Susan Schweik

Sue Schweik photo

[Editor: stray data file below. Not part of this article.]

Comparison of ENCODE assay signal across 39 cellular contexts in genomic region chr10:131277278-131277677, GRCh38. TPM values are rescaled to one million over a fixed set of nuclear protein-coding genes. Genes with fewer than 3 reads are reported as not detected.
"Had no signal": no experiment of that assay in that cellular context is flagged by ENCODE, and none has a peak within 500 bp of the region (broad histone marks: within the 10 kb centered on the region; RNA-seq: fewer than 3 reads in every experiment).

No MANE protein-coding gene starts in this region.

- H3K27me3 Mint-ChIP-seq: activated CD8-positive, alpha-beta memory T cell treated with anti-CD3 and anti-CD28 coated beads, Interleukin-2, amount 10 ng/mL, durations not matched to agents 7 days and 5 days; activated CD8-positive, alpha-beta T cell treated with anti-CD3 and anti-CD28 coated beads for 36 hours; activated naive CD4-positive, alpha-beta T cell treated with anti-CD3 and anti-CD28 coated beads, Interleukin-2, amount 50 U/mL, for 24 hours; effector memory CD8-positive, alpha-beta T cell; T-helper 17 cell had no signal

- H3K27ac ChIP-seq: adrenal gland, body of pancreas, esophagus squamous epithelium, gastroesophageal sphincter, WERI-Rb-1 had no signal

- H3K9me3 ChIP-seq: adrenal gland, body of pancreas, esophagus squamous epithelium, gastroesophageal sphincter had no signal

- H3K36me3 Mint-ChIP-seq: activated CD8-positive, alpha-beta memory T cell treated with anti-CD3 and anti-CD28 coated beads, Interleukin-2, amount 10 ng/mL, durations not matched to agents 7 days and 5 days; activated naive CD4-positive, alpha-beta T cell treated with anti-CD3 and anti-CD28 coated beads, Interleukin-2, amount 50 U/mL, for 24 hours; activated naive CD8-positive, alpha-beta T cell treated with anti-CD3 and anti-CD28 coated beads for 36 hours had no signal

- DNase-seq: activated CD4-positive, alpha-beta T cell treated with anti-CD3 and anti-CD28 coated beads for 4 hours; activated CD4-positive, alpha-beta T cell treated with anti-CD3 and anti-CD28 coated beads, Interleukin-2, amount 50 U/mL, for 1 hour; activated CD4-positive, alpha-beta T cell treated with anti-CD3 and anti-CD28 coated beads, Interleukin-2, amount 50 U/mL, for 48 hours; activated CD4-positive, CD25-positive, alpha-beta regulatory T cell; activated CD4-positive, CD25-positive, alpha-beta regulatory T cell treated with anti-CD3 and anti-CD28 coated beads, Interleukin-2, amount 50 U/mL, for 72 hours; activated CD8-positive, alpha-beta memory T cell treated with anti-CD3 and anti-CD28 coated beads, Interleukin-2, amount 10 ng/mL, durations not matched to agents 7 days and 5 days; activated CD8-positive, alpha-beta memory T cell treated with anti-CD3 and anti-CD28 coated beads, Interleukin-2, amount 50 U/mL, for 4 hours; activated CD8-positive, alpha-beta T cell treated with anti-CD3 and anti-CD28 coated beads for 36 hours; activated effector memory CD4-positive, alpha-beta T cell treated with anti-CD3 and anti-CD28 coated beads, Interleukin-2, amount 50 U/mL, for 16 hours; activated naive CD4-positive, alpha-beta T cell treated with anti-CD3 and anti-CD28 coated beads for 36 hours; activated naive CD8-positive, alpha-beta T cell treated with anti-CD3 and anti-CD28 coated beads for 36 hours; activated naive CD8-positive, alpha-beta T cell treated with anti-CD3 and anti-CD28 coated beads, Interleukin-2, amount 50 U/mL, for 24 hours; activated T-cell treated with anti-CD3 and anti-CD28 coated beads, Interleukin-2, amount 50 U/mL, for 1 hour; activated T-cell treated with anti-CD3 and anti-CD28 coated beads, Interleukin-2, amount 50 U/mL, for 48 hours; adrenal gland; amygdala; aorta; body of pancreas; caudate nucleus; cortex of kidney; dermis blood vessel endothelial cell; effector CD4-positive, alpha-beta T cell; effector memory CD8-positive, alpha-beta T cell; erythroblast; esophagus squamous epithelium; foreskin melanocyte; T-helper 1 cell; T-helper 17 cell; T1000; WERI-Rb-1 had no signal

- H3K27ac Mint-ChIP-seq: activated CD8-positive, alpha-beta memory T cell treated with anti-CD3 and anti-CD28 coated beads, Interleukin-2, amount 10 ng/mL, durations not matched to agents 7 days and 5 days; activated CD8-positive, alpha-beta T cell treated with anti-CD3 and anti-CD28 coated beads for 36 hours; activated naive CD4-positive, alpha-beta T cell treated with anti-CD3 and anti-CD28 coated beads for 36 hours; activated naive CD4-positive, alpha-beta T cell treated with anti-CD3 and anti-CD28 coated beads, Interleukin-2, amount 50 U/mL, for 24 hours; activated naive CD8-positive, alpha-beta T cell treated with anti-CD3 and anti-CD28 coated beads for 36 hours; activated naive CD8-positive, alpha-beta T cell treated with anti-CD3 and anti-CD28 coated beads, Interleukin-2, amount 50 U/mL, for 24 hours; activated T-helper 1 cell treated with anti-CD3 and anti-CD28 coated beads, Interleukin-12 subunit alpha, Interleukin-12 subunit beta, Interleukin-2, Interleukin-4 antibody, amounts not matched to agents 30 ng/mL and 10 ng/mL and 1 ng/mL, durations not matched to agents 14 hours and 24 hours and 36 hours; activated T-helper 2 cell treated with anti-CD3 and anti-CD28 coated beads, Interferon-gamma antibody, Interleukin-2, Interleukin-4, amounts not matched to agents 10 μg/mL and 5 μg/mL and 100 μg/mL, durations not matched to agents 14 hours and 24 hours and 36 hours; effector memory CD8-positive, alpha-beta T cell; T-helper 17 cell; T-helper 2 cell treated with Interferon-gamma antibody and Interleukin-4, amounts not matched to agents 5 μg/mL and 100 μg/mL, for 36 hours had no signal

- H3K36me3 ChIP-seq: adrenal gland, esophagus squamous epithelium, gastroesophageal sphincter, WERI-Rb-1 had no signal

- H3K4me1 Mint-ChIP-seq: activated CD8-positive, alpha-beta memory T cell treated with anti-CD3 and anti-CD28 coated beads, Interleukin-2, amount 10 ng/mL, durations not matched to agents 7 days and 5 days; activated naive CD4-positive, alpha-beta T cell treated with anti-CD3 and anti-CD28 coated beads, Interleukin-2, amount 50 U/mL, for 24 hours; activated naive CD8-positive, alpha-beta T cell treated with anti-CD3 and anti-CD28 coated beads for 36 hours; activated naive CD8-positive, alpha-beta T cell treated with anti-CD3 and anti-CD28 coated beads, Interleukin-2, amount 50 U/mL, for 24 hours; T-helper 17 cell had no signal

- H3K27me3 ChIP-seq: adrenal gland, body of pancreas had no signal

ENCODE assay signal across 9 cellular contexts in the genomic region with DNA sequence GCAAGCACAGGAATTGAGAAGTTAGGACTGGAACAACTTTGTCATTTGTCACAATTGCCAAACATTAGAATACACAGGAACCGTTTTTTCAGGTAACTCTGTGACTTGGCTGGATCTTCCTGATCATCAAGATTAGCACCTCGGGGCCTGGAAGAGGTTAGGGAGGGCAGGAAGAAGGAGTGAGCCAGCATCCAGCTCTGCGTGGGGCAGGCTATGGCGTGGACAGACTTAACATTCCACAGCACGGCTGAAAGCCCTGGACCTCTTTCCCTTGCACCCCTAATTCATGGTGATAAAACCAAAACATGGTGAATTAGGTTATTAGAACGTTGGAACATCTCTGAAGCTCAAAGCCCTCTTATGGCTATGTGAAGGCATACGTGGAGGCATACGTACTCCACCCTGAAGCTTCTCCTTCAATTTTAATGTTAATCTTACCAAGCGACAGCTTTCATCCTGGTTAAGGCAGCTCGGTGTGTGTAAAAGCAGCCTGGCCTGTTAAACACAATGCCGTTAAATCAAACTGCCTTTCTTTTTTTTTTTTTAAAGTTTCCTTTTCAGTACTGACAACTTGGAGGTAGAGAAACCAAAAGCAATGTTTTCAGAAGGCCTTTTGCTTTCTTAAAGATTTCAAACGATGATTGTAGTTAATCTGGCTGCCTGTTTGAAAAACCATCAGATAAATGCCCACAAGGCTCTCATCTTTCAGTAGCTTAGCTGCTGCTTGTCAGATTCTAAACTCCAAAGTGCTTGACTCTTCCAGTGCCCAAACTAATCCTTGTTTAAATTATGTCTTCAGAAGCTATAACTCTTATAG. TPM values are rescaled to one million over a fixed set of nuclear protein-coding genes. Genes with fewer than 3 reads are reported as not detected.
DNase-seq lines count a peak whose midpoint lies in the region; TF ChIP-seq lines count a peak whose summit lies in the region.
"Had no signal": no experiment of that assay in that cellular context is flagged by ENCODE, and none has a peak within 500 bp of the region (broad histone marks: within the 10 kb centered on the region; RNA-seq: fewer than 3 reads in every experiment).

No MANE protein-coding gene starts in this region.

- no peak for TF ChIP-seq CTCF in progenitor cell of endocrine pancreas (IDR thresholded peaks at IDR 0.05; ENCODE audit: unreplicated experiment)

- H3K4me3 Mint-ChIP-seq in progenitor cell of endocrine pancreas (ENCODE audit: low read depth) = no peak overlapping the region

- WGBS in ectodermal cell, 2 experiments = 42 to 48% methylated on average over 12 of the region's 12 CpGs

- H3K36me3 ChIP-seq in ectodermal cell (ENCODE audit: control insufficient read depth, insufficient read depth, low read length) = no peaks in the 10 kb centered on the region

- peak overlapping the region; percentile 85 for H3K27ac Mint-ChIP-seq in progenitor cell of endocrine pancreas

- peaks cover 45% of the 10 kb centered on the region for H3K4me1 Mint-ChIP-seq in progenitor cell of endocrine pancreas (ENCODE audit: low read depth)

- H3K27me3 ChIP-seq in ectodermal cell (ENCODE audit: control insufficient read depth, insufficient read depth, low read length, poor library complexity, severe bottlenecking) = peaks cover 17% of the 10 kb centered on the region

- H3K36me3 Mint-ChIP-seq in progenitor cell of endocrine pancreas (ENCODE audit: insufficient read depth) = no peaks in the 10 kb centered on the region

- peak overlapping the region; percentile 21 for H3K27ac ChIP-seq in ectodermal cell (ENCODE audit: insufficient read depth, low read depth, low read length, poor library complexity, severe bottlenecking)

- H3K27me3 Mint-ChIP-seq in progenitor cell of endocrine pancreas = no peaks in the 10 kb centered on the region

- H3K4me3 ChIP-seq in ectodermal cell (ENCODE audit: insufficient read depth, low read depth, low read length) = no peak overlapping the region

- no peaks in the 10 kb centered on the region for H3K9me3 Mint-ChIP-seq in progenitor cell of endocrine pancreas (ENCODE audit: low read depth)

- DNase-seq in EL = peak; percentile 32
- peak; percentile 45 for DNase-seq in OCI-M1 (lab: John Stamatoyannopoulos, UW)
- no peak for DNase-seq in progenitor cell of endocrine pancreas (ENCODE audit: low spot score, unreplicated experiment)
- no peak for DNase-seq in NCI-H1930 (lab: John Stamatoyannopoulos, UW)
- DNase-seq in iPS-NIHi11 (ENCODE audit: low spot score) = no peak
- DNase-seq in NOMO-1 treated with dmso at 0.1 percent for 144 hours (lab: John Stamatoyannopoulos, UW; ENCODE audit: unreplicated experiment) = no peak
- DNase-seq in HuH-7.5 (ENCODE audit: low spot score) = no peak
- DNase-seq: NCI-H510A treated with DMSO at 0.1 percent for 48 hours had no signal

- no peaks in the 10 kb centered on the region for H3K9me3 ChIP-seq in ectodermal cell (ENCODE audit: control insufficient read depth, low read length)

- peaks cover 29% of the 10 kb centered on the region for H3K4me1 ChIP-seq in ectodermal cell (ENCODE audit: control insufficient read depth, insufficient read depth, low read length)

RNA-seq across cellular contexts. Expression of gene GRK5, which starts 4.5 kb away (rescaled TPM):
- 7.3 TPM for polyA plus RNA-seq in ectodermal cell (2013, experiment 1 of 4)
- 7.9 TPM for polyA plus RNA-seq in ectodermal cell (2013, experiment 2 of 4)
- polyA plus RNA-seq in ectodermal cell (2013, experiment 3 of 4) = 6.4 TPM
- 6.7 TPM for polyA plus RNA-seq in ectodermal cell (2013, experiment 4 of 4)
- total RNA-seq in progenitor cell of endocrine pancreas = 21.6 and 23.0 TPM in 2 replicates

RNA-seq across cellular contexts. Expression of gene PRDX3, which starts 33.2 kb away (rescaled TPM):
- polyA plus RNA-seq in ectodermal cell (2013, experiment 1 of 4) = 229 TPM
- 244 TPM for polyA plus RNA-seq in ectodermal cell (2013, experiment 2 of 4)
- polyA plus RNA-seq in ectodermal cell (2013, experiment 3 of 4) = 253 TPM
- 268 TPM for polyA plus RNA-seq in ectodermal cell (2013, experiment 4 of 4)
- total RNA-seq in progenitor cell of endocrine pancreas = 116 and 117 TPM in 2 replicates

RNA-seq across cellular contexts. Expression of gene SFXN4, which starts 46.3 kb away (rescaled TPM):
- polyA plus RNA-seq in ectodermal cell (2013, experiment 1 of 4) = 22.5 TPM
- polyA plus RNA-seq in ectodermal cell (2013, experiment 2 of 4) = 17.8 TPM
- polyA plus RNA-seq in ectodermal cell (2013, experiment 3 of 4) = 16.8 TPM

Susan Schweik (English) is Associate Dean of Arts and Humanities. A scholar of disability studies, her current book project, Lost and Found: How a Ward of Women at the “Feeble-Minded” Home Taught Us to Teach to the Test, tells the story of Harold Manville Skeels’ experiments beginning in the early 1930s. Skeels, a psychologist, tested the IQs of children in an Iowa orphanage and transferred low-scoring children to the Glenwood State institution. At understaffed Glenwood, two baby girls were given, out of necessity, to a ward of women inmates to care for. Later, Skeels visited the home and once again IQ-tested these children, who to his surprise now scored well. His ensuing landmark studies on the influence of environment and early stimulation on children’s cognitive development are well known, but no one has told the human story of the children, the women who fostered them, and Skeels himself. Schweik’s project places Skeels’ encounters with these women and children in larger context, making a case for the importance of historical perspective in discussions of education, testing, disability, and the normal.